What Is Buy To Open? Meaning and Definition

    When investors purchase options contracts, they use a buy to open order. It means taking a long position on a derivative. A buy to open is often associated with options trading. This type of order indicates that the investor has initiated a new transaction to purchase an options contract.

    The buy to open is a term used for opening a new options contract. It is used when establishing a new options trade. An investor can buy a call or put option. Through this order, the trader or investor is gaining exposure to either an upside movement with a call or downside movement with a put. 

    How does it work?

    Options traders can purchase (long) or sell (short) an options contract. When they buy a new contract, they use the buy to open an order.

    Going long means owning an options contract outright. The investor can keep the ownership of an options contract until the next move. It gives an investor a choice of exercising the option, selling the option, or letting it lapse depending on the situation.

    More often, it is used for going long on an options contract when an investor anticipates a directional price movement in the underlying asset. However, it can also be used for hedging and speculation to minimize investment risks with options trading.

    Buy to open: call options

    When investors anticipate a price appreciation for the underlying asset (and the option), they go long with a call option.

    It is the standard form of buying a long call option. Investors use this simple strategy when they hope for price appreciation after a certain event. These events can be the announcement of dividends, patents, or new product launches.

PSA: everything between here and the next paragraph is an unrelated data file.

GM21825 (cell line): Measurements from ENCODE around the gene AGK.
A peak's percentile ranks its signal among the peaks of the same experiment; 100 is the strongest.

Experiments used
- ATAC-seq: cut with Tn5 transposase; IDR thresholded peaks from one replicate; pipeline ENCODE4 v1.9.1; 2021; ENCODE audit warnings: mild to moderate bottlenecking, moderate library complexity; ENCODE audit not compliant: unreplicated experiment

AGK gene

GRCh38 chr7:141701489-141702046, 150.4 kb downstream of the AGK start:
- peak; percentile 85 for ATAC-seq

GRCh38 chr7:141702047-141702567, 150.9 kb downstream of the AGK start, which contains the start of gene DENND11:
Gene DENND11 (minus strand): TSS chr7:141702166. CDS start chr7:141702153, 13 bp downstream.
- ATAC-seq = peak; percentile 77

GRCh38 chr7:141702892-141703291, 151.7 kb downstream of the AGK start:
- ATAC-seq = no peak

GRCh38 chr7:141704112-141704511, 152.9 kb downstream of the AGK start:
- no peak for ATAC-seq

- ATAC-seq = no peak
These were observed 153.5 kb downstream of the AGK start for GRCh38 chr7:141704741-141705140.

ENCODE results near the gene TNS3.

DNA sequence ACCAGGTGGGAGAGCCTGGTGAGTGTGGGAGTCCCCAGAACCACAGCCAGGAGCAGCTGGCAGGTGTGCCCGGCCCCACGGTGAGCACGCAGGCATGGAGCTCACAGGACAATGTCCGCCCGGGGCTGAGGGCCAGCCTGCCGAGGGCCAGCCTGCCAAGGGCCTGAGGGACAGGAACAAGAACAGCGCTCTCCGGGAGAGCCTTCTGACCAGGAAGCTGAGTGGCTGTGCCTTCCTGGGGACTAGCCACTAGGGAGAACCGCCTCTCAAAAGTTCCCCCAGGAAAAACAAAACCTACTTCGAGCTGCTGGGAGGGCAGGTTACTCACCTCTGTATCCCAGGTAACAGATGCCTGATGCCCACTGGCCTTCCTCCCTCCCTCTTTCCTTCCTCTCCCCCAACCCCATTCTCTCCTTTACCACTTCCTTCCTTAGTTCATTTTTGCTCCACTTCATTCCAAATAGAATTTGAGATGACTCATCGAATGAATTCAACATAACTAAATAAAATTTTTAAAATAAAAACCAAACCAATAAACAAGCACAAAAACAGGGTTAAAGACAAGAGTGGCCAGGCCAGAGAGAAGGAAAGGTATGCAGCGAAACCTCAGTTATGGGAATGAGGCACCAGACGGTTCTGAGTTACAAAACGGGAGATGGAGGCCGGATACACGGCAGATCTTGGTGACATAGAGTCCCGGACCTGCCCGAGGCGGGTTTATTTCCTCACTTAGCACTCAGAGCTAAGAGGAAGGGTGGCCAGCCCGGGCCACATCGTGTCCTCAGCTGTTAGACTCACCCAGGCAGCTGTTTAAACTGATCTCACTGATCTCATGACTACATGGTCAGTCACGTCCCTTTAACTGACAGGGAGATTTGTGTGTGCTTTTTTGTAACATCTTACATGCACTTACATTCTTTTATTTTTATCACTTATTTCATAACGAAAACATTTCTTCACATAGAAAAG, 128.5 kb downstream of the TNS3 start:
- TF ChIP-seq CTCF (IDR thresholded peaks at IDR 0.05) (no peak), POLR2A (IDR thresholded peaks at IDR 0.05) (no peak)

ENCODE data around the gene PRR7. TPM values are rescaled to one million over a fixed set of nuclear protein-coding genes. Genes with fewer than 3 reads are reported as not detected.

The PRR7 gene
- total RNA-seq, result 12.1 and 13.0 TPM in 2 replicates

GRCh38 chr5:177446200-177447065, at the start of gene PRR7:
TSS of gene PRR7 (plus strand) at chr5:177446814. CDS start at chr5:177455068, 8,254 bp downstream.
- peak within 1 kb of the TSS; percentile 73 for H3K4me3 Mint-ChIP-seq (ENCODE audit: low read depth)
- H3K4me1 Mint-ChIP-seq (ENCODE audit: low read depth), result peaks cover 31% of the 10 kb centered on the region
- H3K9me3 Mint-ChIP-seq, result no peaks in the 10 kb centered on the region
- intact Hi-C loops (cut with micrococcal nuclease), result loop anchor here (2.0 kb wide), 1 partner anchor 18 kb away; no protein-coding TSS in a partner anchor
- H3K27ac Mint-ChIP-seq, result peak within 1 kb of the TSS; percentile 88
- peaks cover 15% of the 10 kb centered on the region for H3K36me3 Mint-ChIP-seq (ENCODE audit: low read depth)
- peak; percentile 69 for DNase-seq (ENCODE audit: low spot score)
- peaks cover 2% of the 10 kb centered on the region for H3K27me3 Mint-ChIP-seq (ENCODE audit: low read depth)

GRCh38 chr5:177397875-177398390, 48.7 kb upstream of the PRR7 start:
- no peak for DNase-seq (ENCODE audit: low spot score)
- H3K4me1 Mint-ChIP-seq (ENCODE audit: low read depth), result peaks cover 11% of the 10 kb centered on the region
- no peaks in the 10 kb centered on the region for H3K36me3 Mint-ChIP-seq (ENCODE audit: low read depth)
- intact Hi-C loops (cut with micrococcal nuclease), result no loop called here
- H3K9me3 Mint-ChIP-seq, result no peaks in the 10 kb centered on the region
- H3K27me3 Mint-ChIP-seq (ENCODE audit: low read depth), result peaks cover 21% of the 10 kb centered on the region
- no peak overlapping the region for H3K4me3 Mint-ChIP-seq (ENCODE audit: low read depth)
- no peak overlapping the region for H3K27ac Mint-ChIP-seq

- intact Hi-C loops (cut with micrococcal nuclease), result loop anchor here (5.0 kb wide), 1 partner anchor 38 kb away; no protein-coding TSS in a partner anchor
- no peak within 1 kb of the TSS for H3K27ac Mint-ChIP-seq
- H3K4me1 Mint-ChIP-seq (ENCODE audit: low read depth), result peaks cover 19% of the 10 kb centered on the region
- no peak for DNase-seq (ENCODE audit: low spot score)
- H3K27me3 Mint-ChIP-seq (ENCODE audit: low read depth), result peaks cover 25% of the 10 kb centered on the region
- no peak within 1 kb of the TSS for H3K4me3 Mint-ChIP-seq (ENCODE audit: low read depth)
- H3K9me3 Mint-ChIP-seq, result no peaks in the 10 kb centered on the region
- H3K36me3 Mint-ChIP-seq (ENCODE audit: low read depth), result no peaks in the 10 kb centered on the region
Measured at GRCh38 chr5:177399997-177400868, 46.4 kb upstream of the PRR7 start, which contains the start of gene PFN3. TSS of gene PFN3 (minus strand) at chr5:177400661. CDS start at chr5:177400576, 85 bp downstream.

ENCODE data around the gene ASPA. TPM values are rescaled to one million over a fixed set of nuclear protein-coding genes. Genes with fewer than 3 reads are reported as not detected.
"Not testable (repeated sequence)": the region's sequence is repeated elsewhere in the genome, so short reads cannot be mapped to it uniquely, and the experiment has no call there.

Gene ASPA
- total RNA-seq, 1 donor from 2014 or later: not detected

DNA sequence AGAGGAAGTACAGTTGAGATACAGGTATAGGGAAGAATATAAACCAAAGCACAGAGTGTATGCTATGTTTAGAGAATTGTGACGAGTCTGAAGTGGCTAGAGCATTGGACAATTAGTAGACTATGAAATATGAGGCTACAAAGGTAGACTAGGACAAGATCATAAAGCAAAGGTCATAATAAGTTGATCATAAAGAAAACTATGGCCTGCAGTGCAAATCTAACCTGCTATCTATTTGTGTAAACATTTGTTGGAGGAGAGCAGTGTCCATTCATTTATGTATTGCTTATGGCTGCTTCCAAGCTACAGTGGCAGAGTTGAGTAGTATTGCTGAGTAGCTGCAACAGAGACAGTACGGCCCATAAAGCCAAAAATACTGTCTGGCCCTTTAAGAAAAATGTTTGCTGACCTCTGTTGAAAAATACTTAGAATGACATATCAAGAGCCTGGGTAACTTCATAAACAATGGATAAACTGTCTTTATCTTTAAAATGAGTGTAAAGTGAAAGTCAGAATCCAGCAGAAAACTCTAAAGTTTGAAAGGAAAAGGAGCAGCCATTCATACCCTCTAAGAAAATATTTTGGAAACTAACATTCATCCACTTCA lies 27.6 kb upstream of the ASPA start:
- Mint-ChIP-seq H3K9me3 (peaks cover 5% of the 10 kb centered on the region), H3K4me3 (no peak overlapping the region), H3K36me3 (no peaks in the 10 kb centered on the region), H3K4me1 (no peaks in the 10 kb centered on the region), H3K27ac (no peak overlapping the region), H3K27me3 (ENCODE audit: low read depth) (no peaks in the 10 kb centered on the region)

One benefit of using a buying call options is to reduce the downside risk. The maximum possible loss with a long call options contract is limited to the premium paid only. Investors can use long call positions for profit as well as speculation purposes.

    Buy to open: put options

    Contrary to call options, an investor can go long with put options as well. The transaction starts with the buy to open order for a put options contract. It means to buy a put option.

    Investors use buy to open with put options when they anticipate a decrease in the price of the underlying asset. It can be due to a certain event for a company internally or externally.  

    Investors often purchase protective puts to minimize the downside risk of stocks held in a portfolio. Therefore, put options are widely used to protect against downside risk. Investors and traders may also use put options as a hedge on a particular trade or their portfolio. However, investors also use put options for speculations and profits.

    Stocks

    Although a buy to open is often associated with options trading, it can also be used for stock trading. It is simply buying a stock or going long.

    The transaction initiates with the buy to open when the investors purchase stocks. The position remains open until all or a few of the stocks remain with the investor.

    An investor may also sell shares partially initially owned through a buy to open order. When the investors completely sell out all stocks, it is termed as closing out the transaction.

    Buy to open vs buy to close

    Let’s look at the differences between buy to open vs buy to close:

    A buy to close option is closing out an initial transaction of selling an options contract. Investors can buy and sell options contracts.

    A buy to close is used to close out a put or call options contract initially sold. Simply, it is used for closing out the short positions taken with a call or a put position.

    A buy to close option is used to exit an option that was set open earlier with a sell to open order.

    A buy to close order can also be used for stocks when short-selling stocks. It means buying stocks and delivering to the option holder when exiting a short position of stocks.

    In short, a buy to open is used for a long call or put options initiation while a buy to close is used to close a short call or put options position.

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